Sheffield’s buses will soon be the cleanest in the country after a £3m investment to upgrade engines in order to reduce harmful emissions.
The council have announced that the grant donated from Defra’s Clean Bus Technology Fund, will be used to convert 160 buses, leaving only 35 First and Stagecoach buses in the city without new and improved engines.
Last year £2m was awarded for 123 buses to be converted, showing the councils determination to make Sheffield’s air the cleanest in the country.
Councillor Lewis Dagnall, Cabinet Member for Environment and Transport at Sheffield City Council, said: “As a city we have urgent responsibilities to act on climate change and to improve our local air quality.”
“This funding is a significant boost towards our target of a cleaner and greener bus fleet, and will lead to more than 90 per cent of the city’s two largest bus fleets achieving Euro VI equivalent standard,” he added.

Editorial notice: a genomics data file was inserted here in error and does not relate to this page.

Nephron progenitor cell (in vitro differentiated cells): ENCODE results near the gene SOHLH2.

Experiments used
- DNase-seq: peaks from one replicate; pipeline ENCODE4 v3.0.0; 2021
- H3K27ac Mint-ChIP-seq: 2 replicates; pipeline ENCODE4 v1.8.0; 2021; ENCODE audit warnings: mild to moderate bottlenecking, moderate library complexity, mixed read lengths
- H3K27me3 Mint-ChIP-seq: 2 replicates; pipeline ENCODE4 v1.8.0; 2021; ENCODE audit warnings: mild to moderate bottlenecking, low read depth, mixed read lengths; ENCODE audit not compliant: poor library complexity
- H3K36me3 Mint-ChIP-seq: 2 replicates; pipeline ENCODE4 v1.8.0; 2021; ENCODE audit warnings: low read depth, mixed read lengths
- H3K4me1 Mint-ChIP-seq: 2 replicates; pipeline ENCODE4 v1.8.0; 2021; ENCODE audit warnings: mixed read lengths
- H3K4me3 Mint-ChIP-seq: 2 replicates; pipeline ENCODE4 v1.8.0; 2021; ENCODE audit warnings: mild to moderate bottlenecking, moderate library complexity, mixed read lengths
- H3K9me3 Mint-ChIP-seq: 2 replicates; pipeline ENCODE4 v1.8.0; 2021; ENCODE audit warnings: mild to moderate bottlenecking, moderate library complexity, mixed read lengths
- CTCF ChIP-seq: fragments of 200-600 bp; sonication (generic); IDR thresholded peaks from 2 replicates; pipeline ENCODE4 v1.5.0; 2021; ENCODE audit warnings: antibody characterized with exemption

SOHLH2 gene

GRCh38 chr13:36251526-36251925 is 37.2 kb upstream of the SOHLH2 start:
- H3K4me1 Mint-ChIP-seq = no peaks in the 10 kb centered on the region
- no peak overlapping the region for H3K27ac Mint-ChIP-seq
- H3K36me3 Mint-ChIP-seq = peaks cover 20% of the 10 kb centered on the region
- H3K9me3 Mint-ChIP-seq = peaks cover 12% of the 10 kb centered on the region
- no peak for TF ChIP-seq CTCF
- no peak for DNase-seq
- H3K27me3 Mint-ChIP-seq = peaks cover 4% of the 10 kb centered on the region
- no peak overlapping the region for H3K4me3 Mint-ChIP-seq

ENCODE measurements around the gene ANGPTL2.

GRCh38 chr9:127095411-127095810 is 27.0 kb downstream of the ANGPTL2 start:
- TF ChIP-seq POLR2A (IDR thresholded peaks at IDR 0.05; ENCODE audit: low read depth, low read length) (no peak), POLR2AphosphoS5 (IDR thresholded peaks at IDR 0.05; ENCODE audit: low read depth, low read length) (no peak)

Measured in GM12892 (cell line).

Bus routes that travel through the worst polluted areas will be prioritised and once the upgrades are completed, the buses will produce less nitrous oxide emission per kilometre than many types of modern car.
This comes soon after the council have announced plans to create a clean air zone which will include charges to high polluting vehicles using the inner ring road.
Jo Musker-Sherwood, director of Hope for the Future, an organisation that supports citizens to work with their MP’s climate change, said: “There’s little doubt that investment in public transport of this nature has widespread benefits for public good; clean and good quality bus services take cars of the roads, reduce air pollution and make a much needed investment in green technology.”
“As more and more cities and towns declare a ‘climate emergency’ in response to the IPCC’s startling report last year, we hope this will be the beginning of increasingly ambitious plans to safeguard our environment and build healthier, happier cities.”